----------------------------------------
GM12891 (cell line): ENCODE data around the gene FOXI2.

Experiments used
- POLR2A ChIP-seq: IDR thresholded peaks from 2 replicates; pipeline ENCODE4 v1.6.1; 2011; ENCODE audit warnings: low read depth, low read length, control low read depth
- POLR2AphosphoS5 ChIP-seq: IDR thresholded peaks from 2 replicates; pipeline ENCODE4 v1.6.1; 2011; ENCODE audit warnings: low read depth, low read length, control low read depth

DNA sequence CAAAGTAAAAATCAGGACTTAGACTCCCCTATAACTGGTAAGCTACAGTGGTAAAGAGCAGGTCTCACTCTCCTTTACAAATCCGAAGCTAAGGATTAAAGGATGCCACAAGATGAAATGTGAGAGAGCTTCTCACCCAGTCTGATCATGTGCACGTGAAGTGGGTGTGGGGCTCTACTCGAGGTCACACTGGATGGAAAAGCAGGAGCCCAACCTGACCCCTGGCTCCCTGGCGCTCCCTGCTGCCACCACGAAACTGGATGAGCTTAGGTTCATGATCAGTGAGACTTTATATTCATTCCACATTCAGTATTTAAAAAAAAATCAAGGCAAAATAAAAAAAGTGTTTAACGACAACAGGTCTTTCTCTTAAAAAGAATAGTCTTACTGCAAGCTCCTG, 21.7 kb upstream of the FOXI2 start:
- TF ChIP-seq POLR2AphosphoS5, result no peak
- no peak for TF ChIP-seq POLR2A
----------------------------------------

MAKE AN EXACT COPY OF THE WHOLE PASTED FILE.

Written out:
GM12891 (cell line): ENCODE data around the gene FOXI2.

Experiments used
- POLR2A ChIP-seq: IDR thresholded peaks from 2 replicates; pipeline ENCODE4 v1.6.1; 2011; ENCODE audit warnings: low read depth, low read length, control low read depth
- POLR2AphosphoS5 ChIP-seq: IDR thresholded peaks from 2 replicates; pipeline ENCODE4 v1.6.1; 2011; ENCODE audit warnings: low read depth, low read length, control low read depth

DNA sequence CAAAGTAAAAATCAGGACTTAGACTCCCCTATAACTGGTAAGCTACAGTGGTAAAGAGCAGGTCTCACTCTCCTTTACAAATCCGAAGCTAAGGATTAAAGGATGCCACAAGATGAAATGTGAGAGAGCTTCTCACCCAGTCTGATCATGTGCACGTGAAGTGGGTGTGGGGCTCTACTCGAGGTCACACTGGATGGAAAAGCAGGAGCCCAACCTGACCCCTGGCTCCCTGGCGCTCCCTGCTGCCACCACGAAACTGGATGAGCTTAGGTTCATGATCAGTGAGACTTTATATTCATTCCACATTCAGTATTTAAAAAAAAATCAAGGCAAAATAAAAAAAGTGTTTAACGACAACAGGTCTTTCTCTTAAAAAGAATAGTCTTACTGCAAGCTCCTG, 21.7 kb upstream of the FOXI2 start:
- TF ChIP-seq POLR2AphosphoS5, result no peak
- no peak for TF ChIP-seq POLR2A